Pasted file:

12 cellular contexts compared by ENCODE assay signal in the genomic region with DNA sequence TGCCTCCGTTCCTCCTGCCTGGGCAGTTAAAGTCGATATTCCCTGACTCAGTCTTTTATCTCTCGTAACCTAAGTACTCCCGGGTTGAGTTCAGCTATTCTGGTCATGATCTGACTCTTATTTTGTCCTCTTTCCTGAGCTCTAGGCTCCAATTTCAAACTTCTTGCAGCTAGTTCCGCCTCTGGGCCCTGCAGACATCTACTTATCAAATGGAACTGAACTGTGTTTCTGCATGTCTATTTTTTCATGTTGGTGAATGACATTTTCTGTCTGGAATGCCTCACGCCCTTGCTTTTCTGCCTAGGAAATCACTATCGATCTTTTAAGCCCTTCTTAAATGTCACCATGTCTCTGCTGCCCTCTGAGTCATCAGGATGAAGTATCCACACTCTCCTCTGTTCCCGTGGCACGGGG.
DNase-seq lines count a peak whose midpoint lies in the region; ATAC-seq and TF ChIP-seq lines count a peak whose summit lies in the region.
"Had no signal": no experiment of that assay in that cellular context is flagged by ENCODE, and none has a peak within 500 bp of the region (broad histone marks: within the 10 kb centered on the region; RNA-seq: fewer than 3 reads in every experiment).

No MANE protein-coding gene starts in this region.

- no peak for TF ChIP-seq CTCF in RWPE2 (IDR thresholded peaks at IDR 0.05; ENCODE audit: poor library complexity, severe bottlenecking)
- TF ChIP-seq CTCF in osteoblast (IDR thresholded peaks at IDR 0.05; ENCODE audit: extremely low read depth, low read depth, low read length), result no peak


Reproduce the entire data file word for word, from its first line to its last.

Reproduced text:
12 cellular contexts compared by ENCODE assay signal in the genomic region with DNA sequence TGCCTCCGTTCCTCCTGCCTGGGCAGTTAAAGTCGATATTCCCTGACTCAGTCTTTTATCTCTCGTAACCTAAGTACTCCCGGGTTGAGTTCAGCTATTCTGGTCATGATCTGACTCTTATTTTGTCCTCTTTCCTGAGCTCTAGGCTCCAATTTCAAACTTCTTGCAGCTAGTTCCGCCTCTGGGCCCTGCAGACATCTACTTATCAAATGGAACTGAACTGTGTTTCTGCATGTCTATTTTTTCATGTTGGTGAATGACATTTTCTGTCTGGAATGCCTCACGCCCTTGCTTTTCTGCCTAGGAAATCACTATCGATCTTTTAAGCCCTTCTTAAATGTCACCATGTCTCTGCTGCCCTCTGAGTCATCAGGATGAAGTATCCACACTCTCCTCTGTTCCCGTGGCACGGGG.
DNase-seq lines count a peak whose midpoint lies in the region; ATAC-seq and TF ChIP-seq lines count a peak whose summit lies in the region.
"Had no signal": no experiment of that assay in that cellular context is flagged by ENCODE, and none has a peak within 500 bp of the region (broad histone marks: within the 10 kb centered on the region; RNA-seq: fewer than 3 reads in every experiment).

No MANE protein-coding gene starts in this region.

- no peak for TF ChIP-seq CTCF in RWPE2 (IDR thresholded peaks at IDR 0.05; ENCODE audit: poor library complexity, severe bottlenecking)
- TF ChIP-seq CTCF in osteoblast (IDR thresholded peaks at IDR 0.05; ENCODE audit: extremely low read depth, low read depth, low read length), result no peak